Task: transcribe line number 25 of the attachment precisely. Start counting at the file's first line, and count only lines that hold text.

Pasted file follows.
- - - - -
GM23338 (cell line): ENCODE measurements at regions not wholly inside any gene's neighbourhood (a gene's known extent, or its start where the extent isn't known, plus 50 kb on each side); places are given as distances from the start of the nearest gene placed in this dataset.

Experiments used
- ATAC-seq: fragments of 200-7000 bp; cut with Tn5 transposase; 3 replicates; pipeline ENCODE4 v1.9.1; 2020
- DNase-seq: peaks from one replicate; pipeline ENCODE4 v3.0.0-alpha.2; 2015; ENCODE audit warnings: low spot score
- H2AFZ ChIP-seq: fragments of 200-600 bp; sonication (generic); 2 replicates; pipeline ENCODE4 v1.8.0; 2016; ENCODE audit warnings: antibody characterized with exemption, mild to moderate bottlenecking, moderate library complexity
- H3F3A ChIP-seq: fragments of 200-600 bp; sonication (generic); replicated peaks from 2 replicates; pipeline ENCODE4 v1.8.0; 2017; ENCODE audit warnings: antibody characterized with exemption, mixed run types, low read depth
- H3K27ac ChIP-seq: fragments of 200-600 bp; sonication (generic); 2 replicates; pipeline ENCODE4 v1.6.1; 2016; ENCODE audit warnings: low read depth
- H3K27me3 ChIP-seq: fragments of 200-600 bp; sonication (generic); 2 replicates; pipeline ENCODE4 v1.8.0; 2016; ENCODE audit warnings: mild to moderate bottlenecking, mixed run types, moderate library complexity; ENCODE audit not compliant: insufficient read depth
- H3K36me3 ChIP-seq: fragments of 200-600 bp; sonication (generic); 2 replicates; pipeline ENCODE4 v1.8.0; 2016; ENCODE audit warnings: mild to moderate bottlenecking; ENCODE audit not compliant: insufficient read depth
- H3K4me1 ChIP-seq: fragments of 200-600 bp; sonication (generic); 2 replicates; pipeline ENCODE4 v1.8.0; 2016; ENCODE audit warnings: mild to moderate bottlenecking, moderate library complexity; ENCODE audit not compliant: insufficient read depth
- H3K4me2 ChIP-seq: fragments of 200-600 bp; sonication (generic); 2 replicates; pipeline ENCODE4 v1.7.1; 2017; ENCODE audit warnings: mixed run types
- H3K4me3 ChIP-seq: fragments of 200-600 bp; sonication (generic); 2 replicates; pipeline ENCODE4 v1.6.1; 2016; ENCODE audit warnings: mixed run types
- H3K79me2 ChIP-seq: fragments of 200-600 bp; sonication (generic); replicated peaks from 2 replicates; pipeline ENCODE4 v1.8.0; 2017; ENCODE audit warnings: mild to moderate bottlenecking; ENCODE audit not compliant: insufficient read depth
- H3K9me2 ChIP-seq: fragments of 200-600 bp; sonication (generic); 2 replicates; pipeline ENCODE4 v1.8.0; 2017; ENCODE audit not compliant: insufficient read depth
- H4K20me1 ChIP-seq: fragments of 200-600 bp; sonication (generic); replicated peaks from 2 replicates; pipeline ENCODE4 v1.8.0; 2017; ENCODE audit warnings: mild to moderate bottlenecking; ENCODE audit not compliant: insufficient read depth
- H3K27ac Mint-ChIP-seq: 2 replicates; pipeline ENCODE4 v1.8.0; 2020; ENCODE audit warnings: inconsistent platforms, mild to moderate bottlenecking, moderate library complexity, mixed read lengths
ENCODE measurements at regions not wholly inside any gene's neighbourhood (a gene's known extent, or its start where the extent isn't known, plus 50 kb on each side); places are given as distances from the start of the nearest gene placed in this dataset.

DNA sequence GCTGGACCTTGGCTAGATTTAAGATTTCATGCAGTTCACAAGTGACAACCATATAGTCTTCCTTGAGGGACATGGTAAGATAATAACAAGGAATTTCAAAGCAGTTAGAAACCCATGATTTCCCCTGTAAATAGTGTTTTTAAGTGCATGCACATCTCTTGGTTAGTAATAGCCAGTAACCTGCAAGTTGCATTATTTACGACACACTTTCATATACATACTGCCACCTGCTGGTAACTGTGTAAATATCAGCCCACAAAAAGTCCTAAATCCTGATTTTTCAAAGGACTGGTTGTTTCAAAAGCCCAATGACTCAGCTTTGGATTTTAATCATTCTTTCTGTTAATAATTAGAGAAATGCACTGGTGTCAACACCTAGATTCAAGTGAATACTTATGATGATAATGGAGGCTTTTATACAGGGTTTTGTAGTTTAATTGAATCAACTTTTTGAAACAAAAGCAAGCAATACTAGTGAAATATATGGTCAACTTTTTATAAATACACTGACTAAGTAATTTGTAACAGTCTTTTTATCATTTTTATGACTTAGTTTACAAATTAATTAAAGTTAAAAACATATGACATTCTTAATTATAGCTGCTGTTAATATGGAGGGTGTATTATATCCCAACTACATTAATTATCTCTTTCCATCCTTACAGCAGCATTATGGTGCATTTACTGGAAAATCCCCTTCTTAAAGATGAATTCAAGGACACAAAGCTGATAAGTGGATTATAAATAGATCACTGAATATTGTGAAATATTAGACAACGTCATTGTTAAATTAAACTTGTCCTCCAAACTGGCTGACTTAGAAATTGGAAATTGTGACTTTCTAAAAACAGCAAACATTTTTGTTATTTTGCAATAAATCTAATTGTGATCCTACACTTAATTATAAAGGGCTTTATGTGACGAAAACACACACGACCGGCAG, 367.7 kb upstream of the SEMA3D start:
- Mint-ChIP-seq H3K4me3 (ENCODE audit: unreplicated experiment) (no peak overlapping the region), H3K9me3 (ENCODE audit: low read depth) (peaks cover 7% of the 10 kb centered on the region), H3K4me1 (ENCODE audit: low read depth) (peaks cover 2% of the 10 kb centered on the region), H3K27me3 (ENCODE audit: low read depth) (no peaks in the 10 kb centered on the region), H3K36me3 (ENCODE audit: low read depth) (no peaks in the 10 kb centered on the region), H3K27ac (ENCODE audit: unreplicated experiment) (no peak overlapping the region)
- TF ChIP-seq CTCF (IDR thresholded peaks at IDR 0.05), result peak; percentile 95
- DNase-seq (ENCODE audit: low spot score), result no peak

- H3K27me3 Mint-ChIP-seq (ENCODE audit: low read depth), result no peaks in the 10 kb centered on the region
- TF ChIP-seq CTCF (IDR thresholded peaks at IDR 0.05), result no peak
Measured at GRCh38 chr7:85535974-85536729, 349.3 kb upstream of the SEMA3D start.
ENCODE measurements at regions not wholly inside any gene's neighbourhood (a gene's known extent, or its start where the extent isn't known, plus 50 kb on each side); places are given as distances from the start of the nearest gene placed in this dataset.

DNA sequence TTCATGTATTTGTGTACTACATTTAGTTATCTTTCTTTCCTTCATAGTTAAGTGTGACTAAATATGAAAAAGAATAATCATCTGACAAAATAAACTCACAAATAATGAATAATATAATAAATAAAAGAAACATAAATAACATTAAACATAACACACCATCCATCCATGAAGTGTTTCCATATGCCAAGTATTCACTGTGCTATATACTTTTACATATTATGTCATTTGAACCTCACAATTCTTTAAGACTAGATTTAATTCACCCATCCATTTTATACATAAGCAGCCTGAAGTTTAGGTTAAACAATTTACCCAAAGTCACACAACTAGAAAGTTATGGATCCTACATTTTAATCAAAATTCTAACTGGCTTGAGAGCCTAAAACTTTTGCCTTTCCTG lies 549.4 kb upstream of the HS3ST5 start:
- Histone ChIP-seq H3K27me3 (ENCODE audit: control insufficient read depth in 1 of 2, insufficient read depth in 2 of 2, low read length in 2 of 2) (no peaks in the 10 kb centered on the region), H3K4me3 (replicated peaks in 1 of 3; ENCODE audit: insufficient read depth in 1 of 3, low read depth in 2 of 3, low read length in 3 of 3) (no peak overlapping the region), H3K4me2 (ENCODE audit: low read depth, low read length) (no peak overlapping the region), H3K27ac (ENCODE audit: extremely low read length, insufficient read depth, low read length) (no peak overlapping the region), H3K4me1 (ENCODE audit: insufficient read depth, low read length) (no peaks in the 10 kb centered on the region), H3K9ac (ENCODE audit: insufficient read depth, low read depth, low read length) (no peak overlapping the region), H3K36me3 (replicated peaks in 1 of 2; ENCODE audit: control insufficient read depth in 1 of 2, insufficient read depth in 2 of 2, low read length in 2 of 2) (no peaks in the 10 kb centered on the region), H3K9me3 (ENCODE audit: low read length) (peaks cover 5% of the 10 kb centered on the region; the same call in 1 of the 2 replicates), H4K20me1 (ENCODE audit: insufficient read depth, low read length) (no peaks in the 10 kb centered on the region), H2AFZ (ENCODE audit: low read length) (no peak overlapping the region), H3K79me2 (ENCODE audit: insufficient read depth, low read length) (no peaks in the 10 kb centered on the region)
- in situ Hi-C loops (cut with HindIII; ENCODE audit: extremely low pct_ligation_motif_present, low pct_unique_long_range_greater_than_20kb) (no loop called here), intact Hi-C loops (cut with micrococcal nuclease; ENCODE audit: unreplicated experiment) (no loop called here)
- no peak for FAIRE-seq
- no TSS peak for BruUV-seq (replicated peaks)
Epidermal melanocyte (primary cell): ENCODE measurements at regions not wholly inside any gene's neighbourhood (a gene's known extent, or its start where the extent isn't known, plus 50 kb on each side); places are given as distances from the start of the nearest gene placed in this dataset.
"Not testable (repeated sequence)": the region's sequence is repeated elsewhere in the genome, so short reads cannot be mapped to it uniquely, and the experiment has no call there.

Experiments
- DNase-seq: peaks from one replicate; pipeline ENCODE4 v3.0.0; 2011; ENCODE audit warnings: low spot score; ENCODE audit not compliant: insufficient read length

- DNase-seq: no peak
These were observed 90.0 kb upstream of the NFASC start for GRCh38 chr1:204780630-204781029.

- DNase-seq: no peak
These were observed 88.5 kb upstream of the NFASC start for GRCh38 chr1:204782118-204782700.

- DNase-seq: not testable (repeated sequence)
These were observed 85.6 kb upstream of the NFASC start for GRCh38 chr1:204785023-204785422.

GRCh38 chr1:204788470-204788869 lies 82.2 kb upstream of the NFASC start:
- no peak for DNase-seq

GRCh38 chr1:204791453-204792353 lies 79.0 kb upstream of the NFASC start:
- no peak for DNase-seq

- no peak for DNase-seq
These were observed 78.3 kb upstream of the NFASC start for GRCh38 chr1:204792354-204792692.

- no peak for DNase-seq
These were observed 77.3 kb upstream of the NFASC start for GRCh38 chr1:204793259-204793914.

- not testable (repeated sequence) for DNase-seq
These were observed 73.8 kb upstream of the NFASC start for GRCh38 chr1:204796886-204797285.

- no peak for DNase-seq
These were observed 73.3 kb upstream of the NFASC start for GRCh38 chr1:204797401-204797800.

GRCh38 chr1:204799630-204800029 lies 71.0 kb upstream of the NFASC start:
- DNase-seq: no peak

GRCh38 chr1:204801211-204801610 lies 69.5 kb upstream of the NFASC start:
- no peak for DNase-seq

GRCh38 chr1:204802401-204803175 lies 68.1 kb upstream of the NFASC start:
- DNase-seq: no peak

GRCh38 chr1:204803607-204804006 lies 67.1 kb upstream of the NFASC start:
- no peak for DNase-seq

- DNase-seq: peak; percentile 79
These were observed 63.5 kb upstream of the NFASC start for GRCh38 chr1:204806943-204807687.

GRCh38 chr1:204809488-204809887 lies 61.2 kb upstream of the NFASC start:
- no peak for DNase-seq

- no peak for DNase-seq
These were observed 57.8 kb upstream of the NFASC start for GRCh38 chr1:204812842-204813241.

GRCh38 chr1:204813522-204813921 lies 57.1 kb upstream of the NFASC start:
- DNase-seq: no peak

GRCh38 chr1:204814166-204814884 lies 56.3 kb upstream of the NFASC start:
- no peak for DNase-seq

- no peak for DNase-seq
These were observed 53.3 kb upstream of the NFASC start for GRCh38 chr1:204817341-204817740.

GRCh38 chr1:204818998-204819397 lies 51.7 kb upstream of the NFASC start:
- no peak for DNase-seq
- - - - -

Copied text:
ENCODE measurements at regions not wholly inside any gene's neighbourhood (a gene's known extent, or its start where the extent isn't known, plus 50 kb on each side); places are given as distances from the start of the nearest gene placed in this dataset.